Tuesday, October 14, 2014

ASIS CTF Finals 2014 - Ultra Secure (Crypto 400)


The server welcomed us with the following message:
Here we use a well-known cryptosystem, which introduced in late 90s as a part of PhD Thesis. This cryptosystem is a probabilistic asymmetric algorithm, so computer nerds are familiar with the basics. The power of this cryptosystem is based on the fact that no efficient general method for computing discrete logarithms on conventional computers is known. In real world it could be used in a situation where there is a need for anonymity and a mechanism to validate, like election.

What's the name of this cryptosystem?
The answer is "Paillier" (https://en.wikipedia.org/wiki/Paillier_cryptosystem). It's a public-key cryptosystem, which has an interesting property - it's homomorphic. I'll explain this term in a moment, after we see what we need to solve the challenge.

After solving the riddle, the server sends a secret (same value for every connection):
The secret is: 45710623737087701711820134797542238364727935815041561117965550719730211404995880962189849763186419941404256428269541230638298594081804054803929405338706331501510355769791788035782101048794197150178174026969607210826909631760346060869225182396182048777369368142016863385200586265163953840808342248328628488558966204179925698305553258440383522033840372138701862745580428470631799476191017336213672662419943702985732053645939959855799510630518494500337262650866518227631714070805564029135334485129969768206948775297659476280347999959347004640627153560223776086816027050734375066512946795924861244218488564290260122095
Afterwards, it asks in a loop:
Tell us your choise:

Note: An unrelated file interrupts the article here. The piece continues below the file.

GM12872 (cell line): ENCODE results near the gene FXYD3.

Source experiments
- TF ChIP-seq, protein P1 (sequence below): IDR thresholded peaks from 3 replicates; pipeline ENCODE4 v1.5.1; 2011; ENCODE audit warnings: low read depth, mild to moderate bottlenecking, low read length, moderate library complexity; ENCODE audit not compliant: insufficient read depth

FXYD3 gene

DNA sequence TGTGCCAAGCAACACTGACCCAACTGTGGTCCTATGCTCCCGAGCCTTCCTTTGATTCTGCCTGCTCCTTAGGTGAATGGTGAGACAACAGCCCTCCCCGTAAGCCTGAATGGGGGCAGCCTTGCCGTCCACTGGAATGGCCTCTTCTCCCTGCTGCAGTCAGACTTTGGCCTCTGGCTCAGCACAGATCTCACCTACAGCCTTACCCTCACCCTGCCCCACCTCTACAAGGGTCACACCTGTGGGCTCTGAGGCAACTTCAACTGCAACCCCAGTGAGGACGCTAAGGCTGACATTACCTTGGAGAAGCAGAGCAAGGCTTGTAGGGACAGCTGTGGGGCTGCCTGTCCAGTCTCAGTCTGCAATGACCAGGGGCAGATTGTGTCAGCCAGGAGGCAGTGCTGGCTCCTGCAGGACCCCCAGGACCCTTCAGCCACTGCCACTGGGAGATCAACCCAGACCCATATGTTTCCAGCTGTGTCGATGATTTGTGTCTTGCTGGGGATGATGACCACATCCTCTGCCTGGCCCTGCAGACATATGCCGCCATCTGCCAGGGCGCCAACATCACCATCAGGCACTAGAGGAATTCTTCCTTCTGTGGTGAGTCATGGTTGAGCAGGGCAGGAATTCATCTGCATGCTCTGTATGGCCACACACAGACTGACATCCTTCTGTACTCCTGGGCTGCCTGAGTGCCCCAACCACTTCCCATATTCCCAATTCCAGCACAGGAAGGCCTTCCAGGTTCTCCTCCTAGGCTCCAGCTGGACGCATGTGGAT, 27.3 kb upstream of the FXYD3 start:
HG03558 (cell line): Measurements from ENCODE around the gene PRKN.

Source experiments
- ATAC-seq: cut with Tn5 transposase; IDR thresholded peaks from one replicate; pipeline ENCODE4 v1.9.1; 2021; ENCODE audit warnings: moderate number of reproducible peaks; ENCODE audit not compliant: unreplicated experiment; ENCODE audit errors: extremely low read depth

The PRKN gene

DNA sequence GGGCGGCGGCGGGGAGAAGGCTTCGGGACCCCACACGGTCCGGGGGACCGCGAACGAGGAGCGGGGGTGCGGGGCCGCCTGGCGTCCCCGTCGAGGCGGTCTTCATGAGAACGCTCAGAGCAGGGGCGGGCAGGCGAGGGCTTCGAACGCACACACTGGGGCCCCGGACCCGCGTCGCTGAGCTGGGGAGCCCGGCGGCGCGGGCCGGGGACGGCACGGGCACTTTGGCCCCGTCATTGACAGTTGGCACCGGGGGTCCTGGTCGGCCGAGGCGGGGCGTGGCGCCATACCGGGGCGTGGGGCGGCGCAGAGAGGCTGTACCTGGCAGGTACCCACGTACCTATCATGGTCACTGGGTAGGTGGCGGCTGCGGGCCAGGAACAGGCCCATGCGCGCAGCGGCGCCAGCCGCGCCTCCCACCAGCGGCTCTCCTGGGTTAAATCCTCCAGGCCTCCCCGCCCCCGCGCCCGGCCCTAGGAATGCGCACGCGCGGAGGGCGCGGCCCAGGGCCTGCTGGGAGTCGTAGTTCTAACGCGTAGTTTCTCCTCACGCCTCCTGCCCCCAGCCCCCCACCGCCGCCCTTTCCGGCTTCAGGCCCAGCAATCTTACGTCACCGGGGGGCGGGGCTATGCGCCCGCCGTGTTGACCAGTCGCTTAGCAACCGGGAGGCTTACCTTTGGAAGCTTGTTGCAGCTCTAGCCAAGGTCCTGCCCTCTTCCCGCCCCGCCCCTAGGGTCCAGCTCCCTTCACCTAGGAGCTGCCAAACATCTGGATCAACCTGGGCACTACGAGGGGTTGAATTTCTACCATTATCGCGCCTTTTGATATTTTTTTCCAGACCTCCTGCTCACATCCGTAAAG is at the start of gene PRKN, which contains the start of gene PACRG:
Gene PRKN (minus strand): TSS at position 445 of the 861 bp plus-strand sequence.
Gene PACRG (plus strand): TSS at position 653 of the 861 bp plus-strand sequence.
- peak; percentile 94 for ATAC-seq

[E]ncrypt: [D]ecrypt:
We are able to encrypt and decrypt arbitrary messages (numbers). It is clear that the encryption scheme uses the Paillier cryptosystem, but we don't know the keys (neither private nor public key).
Let's try to decrypt the secret:
[E]ncrypt: [D]ecrypt: D
Tell us your secret to decrypt: 45710623737087701711820134797542238364727935815041561117965550719730211404995880962189849763186419941404256428269541230638298594081804054803929405338706331501510355769791788035782101048794197150178174026969607210826909631760346060869225182396182048777369368142016863385200586265163953840808342248328628488558966204179925698305553258440383522033840372138701862745580428470631799476191017336213672662419943702985732053645939959855799510630518494500337262650866518227631714070805564029135334485129969768206948775297659476280347999959347004640627153560223776086816027050734375066512946795924861244218488564290260122095
Don't fool me! X-(
That would be too easy ;) But now we can be sure, that the objective is to decrypt that number with server's private key. It's a time for more information about the cipher. Paillier cryptosystem is homomorphic, which means that we can make some computations on ciphertext (without knowing plaintext nor private key) which will result in predictable changes in plaintext after decryption. One of Paillier properties allows us to add any value to a plaintext:
$$D(E(m_1)*E(m_2)\ mod\ n^2) \equiv m_1+m_2 \pmod{n}$$
where D is the decryption function, E is the encryption function (which is randomized, I hid the random argument for simplicity), n is a number contained in both the private and public key, and m1 and m2 are plaintext messages.

Random interesting note: Unpadded RSA has a homomorphic property too: multiplication of ciphertexts results in multiplication of plaintexts after decryption.